How to write an academic paper, according to me

by Stuart_Armstrong3 min read15th Oct 201427 comments


Writing (communication method)

Disclaimer: this is entirely a personal viewpoint, formed by a few years of publication in a few academic fields. EDIT: Many of the comments are very worth reading as well.

Having recently finished a very rushed submission (turns out you can write a novel paper in a day and half, if you're willing to sacrifice quality and sanity), I've been thinking about how academic papers are structured - and more importantly, how they should be structured.

It seems to me that the key is to consider the audience. Or, more precisely, to consider the audiences - because different people will read you paper to different depths, and you should cater to all of them. An example of this is the "inverted pyramid" structure for many news articles - start with the salient facts, then the most important details, then fill in the other details. The idea is to ensure that a reader who stops reading at any point (which happens often) will nevertheless have got the most complete impression that it was possible to convey in the bit that they did read.

So, with that model in mind, lets consider the different levels of audience for a general academic paper (of course, some papers just can't fit into this mould, but many can):


Title readers

The least important audience. An interesting title may draw casual browsers in, but those likely aren't very valuable readers. Most people encountering an academic article will either be looking for it, or will have had it referred to them from some source. They will likely read more of it. So the main role of the title is to not put off these readers, and to clarify what the paper is about, and what field it belongs in. Witty titles are perfectly acceptable, as long as it fulfils those criteria. So in-jokes for the whole academic field are perfectly acceptable, in-jokes for a narrow subfield are not - unless you're not aiming beyond that subfield.


Abstract readers

The most important audience of all. Most people reading a paper will only read the abstract, and will then proceed to dismiss the paper or accept it and move on. The abstract thus plays three roles:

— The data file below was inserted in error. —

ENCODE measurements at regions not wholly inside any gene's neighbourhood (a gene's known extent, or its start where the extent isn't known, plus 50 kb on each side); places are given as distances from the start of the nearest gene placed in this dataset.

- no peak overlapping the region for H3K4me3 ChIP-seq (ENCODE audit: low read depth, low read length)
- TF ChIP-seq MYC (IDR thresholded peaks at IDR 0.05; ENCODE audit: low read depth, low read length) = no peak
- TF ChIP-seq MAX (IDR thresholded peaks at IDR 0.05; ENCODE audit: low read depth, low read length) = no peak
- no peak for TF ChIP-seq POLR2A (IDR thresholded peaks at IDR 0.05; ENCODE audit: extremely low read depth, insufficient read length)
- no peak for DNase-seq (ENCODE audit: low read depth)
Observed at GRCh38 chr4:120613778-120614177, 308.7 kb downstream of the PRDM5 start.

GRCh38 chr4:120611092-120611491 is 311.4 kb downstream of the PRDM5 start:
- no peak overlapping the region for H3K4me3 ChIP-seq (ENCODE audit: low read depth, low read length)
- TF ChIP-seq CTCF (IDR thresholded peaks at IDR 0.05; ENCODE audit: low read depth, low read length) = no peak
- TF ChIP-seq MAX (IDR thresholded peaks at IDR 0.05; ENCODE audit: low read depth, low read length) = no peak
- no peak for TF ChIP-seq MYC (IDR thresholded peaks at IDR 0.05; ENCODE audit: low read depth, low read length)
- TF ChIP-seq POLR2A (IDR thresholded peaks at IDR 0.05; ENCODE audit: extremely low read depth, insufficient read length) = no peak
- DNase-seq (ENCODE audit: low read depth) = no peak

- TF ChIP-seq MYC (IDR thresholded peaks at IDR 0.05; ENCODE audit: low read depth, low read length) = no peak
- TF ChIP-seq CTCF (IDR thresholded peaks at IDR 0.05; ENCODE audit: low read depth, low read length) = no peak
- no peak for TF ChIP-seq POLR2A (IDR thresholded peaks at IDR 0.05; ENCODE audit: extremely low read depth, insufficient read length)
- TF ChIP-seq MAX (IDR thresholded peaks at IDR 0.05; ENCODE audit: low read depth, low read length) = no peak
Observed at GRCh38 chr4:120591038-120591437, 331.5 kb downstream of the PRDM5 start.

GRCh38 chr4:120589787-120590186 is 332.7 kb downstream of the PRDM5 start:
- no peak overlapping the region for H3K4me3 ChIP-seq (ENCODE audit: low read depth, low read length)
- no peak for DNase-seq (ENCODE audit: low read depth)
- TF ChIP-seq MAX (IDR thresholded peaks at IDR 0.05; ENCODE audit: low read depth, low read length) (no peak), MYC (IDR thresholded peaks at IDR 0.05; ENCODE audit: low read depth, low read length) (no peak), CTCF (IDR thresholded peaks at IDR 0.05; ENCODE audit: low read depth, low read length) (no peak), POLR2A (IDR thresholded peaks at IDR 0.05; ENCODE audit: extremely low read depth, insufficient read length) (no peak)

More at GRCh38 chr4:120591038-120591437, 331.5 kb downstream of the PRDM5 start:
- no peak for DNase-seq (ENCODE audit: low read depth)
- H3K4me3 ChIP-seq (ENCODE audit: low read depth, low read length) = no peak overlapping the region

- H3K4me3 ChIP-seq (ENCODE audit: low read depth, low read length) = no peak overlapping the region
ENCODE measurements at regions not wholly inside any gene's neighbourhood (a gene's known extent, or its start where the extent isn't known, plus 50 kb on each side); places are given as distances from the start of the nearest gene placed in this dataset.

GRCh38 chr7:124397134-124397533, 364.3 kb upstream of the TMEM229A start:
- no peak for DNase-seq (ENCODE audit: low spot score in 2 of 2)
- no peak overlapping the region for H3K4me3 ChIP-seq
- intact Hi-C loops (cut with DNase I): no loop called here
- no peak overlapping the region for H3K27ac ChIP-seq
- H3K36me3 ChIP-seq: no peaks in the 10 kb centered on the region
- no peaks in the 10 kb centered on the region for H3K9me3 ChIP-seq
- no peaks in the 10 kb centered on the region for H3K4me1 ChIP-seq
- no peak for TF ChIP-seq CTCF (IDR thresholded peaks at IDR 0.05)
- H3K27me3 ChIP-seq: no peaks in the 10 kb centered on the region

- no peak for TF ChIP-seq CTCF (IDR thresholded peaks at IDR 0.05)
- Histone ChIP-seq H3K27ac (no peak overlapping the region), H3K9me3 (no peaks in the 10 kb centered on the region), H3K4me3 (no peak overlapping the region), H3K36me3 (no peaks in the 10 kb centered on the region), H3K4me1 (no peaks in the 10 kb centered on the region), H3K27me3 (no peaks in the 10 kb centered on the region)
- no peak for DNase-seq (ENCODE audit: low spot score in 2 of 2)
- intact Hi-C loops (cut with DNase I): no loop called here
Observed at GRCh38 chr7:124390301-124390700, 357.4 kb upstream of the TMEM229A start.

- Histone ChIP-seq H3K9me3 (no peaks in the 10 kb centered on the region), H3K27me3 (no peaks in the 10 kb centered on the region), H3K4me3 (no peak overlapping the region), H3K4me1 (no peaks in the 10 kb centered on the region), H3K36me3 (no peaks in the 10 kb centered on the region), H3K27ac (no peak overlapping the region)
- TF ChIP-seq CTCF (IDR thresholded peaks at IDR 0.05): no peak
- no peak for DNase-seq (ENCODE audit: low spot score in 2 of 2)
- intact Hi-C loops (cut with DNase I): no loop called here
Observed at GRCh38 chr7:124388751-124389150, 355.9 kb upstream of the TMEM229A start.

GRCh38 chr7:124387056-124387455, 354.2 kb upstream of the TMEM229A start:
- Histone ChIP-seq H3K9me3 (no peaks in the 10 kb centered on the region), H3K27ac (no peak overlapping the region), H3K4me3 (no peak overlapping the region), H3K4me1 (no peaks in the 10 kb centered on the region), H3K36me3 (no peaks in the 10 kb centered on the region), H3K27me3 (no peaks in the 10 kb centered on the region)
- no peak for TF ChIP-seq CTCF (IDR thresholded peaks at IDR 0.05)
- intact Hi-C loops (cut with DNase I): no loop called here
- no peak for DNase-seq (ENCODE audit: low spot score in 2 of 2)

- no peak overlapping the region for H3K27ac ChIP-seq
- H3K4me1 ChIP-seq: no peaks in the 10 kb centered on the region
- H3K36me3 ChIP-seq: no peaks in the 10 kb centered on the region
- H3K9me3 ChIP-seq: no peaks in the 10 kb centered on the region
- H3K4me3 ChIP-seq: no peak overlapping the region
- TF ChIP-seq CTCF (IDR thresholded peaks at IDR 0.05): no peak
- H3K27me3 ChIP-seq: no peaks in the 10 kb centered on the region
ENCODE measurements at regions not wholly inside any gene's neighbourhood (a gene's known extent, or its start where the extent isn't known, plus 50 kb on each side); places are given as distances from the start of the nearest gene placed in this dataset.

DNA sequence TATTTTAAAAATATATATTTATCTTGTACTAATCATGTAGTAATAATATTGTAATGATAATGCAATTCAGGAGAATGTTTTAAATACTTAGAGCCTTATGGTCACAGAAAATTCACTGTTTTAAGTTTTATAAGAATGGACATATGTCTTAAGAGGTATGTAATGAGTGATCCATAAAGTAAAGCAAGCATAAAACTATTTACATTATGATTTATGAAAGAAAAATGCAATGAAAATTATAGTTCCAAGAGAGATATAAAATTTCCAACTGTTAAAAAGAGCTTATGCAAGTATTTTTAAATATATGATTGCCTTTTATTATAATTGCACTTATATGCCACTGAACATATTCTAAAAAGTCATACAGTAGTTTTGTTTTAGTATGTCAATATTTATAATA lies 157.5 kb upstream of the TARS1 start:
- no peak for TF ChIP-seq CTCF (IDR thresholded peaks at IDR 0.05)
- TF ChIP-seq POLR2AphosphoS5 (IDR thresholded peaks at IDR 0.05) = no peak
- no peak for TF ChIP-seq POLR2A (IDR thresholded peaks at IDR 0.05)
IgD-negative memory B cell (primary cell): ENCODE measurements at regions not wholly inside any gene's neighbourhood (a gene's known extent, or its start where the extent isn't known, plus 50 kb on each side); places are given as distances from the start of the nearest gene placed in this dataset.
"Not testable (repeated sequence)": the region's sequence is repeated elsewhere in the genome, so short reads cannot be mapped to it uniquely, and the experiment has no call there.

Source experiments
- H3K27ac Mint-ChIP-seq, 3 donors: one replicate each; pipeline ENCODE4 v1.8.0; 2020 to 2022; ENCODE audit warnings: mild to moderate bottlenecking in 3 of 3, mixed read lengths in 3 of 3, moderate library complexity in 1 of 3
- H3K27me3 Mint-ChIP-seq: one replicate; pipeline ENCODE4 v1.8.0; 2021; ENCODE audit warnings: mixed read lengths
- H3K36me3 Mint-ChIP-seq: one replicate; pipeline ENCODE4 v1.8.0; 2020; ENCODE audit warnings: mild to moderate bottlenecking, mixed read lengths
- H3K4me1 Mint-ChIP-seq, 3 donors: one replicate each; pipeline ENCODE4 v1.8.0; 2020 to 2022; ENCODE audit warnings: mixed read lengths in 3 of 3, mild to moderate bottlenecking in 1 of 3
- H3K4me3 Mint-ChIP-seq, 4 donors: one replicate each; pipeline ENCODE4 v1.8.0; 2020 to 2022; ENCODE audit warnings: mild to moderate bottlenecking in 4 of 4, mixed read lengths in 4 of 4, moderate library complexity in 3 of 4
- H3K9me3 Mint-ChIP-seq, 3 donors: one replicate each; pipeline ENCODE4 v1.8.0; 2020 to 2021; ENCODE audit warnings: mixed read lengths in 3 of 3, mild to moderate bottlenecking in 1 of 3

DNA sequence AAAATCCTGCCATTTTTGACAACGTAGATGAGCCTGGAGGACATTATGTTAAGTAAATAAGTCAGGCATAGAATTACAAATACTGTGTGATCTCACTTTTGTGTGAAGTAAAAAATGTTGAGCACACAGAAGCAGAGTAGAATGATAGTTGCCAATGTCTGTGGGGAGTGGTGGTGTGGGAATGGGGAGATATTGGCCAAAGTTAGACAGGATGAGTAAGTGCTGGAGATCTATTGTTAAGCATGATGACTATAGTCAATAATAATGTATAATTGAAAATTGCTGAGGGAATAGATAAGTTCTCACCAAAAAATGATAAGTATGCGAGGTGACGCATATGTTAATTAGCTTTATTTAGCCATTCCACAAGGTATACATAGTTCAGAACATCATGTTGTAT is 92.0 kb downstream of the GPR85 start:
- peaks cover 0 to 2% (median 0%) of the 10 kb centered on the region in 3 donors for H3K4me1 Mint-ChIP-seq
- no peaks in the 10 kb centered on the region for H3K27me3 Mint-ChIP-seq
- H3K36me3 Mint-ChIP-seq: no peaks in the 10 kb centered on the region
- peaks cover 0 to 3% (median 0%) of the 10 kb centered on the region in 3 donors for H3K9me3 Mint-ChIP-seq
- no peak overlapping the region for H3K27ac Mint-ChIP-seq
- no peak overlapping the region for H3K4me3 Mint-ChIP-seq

1. It presents the paper's results. The abstract must be crystal-clear on what the paper says; abstract readers must be able to describe the results correctly.
  2. It establishes the credibility of the result. It can do this by briefly outlying the methods used, and by its general tone. It must thus be serious, and use the correct vocabulary for the field. No room for impressive rhetoric here - dry and descriptive is the model of the abstract.
  3. It can draw the reader into looking into the paper proper. Because of the first two points, it cannot achieve this by teasers or rhetoric. Instead it must present strong results that cause the reader to want to read more.



This audience will skim through the paper to see what it says. Most crucial for them is the introduction and, depending on the field, possibly the conclusion or discussion section. These must tell the skimmers everything there is to know about the paper - what the problem is, what the results are, what methods were used, why these results are valid, why they are important. As long as all these points are covered, rhetoric and wit can be used, in moderation, to make the reading more enjoyable and salient. But be careful to use these in moderation, lest you give the impression that the paper's results depend on rhetorical tricks. Rhetoric is the flavouring, giving out the information above is the main goal.


Full readers

These are those readers who will go through the whole paper, though they may skim some parts along the way. The important thing here is to get the structure absolutely clear - it must be easy for them to see what the crucial steps or arguments are, what implies what, what relies on what. To do this, lay out the structure of the argument and of the paper clearly in the introduction or in the second section. Emphasise the important results through the paper (consider the layout for this, it can often be used to draw attention to the main points), and connect them together ("combining this with the results of section 2.3x.iii..."). Some rhetoric can be used around these important results, especially if it emphasises their importance.


Deep readers

These are your greatest fans or your more hated critics. They will go through the whole paper, taking your argument apart to understand it completely and figure out how it ticks. No fancy rhetoric for them, just careful attention to detail, clarity, and rigour. In mathematical terms, these are the people who will be reading the proofs of your minor lemmas. Don't waste space with anything that doesn't help you establish your argument or your results. These are the lawyers among your readers, looking for the tiniest of flaws. Don't give them any of these, and don't try to hide them with weak arguments.


Writing the paper

The different audiences above give a structure to the paper, but they can also give a structure to writing process. Looking back, I realise that I start by writing for the full readers, getting the important points and structure correct. Then I fill in the details for the deep readers. I then write the introduction (and conclusion, if appropriate) for the skimmers, and conclude with the abstract for the most important audience. The title can be chosen at any point in this process.

Hope this helps! I think I've been following this advice implicitly for a long time, and it's got me a few publications. Feel free to ignore it, of course, or to post your own preferred approach.